FREUD FOR HISTORIANS. By Peter Gay. Oxford University Press. 290 pp. $13.

FREUD ONCE remarked that the biographer is bound to fall in love with his subject. The autobiographer, adds Peter Gay, seems to be only rarely exempt from the same infatuation. This wry admission does not, alas, take the curse off the extraordinary display of self- love in the autobiographical passages of his frenziedly polemical new book, Freud for Historians.

In 1976 Gay, a historian by training, enrolled as a research candidate at the Western New England Institute for Psychoanalysis. From the experience of taking the Institute's full complement of courses and of undergoing a didactic analysis, he learned more than he can say. It taught him, he nevertheless goes on to tell us, "new, more instructive ways" of reading dries, dreams, letters, paintings, novels and medical texts and "sharpened my sensitivity" to the unconscious shared fantasies underlying cultural styles.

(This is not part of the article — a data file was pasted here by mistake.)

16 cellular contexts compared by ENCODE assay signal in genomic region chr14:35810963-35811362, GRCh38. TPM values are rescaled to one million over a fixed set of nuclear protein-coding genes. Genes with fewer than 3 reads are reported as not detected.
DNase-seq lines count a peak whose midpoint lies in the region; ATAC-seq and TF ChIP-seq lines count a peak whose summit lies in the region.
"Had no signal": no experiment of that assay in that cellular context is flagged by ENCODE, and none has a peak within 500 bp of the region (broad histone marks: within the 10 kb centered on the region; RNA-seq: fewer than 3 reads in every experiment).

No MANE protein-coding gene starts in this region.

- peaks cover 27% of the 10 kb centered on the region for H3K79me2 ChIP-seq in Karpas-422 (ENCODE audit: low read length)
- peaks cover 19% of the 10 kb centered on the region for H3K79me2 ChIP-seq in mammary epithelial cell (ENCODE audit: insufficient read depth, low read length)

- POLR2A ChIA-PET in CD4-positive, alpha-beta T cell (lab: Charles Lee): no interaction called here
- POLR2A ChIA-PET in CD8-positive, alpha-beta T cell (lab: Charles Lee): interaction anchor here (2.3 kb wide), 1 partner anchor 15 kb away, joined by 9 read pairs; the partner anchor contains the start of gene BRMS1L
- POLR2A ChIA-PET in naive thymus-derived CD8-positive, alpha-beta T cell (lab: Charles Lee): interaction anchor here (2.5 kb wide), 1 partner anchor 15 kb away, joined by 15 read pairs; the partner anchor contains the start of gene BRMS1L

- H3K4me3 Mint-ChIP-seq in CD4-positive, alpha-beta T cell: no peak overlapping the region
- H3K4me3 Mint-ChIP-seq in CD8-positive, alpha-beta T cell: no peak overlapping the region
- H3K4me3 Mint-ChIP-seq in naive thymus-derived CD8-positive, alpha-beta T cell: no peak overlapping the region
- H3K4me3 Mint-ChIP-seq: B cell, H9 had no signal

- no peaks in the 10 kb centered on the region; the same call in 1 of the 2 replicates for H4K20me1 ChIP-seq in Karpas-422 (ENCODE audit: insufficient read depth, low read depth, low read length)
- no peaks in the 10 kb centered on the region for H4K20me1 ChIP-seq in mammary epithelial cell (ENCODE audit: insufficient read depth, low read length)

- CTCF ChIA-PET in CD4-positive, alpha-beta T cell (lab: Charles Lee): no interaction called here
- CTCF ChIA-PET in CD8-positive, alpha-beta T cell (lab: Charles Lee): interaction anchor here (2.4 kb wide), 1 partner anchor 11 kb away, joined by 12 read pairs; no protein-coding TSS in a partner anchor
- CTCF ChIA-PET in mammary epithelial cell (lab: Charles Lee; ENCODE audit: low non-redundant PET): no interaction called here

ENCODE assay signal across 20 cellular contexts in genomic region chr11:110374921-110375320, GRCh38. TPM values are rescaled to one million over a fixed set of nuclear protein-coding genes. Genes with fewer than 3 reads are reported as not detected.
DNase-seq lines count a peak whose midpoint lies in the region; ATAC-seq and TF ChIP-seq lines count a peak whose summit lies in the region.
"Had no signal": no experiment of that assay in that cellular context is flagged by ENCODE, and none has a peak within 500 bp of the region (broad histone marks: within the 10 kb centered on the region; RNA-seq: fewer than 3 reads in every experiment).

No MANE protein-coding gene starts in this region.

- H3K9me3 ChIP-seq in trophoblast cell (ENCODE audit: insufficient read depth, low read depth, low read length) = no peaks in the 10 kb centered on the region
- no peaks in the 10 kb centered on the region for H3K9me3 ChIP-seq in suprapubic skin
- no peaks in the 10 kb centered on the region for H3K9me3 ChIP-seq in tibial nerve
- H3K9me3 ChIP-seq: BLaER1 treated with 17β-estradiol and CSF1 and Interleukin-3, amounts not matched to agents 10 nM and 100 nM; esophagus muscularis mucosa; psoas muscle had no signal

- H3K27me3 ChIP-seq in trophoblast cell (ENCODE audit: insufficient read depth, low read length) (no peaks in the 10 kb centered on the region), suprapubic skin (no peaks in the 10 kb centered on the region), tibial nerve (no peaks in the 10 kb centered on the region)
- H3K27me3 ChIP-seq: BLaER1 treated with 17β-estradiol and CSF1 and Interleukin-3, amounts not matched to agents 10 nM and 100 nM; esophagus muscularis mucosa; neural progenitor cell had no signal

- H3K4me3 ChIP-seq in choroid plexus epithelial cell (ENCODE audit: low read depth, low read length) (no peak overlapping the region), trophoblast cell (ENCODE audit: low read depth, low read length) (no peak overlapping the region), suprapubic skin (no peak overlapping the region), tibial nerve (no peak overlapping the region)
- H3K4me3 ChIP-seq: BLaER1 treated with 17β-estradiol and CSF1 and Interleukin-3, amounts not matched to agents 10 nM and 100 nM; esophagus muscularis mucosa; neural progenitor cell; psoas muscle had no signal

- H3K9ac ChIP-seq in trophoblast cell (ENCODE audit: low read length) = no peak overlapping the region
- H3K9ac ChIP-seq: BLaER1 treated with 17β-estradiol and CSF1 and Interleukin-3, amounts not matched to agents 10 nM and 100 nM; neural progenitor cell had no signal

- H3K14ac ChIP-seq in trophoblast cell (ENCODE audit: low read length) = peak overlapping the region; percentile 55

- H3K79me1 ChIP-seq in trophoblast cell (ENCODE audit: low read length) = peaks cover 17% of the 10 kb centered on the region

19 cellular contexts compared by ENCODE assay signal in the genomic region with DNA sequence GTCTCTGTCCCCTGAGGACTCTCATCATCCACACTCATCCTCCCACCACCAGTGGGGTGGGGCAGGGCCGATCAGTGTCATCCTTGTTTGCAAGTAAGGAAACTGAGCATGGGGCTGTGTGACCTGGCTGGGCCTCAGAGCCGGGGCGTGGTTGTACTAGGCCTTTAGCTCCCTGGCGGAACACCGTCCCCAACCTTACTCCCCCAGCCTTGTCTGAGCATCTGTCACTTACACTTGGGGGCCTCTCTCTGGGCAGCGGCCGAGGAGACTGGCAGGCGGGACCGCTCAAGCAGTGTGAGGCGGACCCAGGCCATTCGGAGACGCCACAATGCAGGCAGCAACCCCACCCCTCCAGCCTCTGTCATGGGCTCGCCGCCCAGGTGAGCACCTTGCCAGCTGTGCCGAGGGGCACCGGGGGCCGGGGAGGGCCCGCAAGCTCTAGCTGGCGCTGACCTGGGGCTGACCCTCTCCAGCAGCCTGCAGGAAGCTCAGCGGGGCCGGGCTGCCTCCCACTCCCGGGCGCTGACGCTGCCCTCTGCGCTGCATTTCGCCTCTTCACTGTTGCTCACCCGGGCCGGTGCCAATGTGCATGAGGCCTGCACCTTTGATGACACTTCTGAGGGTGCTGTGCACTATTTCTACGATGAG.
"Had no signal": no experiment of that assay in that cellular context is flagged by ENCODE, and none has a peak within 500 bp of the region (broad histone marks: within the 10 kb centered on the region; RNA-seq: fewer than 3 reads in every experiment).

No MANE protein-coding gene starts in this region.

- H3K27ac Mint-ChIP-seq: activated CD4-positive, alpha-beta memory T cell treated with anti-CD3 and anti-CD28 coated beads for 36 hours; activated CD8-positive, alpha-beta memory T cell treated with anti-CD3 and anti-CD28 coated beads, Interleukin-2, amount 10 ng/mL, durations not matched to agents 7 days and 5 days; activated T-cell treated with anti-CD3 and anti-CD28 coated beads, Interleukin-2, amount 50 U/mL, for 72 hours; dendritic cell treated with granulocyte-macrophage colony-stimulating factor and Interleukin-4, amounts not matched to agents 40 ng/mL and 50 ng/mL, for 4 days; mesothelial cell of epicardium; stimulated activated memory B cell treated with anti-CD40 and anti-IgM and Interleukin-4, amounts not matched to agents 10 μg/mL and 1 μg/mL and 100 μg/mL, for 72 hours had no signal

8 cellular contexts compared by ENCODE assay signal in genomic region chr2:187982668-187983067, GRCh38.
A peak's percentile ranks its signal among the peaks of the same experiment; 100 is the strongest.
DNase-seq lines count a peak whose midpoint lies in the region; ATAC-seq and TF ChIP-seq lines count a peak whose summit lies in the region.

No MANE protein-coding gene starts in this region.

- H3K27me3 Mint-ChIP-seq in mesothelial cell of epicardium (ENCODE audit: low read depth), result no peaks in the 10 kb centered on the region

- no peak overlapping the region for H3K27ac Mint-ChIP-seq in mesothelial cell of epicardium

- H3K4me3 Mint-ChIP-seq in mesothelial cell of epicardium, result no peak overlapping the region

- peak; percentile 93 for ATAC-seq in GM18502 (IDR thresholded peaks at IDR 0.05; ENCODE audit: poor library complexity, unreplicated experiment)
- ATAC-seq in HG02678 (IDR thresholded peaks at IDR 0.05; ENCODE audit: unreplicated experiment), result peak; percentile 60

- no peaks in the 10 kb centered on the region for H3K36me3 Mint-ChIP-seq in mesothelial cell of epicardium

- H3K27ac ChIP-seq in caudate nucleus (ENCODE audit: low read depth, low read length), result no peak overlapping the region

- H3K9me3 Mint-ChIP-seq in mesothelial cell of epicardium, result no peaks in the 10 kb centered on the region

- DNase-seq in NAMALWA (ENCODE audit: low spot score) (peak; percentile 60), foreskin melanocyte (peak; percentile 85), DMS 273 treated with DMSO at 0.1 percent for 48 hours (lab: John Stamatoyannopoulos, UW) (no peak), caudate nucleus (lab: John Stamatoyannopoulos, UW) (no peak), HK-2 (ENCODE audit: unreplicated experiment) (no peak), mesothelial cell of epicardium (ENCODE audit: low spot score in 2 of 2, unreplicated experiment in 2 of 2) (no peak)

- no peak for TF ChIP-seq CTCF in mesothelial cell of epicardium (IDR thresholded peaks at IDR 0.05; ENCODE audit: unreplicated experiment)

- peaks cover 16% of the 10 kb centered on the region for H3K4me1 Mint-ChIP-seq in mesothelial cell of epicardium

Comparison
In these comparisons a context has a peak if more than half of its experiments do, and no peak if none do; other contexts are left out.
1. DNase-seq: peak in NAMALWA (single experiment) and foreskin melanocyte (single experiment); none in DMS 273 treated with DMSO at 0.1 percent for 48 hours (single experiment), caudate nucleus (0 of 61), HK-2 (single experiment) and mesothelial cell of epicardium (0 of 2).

The proof of his enhanced capacities, he repeatedly implies, lies in the "large-scale historical enterprise on which I am now engaged: a study of nineteenth-century bourgeois culture from a psychoanalytic perspective. Its first volume, dealing with sexuality, has already appeared; companion volumes on love, on aggression, mastery, and cultural conflict, are in preparation." If he has paused in the midst of this massive task to offer us Freud for Historians, this is for the purpose of "commending" both his "method" and his "ambition" to fellow laborers in the historical vineyard, whose largely negative stance toward psychohistory rests on what he is certain is their ignorance of Freud's ideas, or their habitual misreading of them, or their excessive intellectual caution. Like a Professor Higgins to his profession's exasperating air lady, Gay asks in effect why other historians can't be more like him.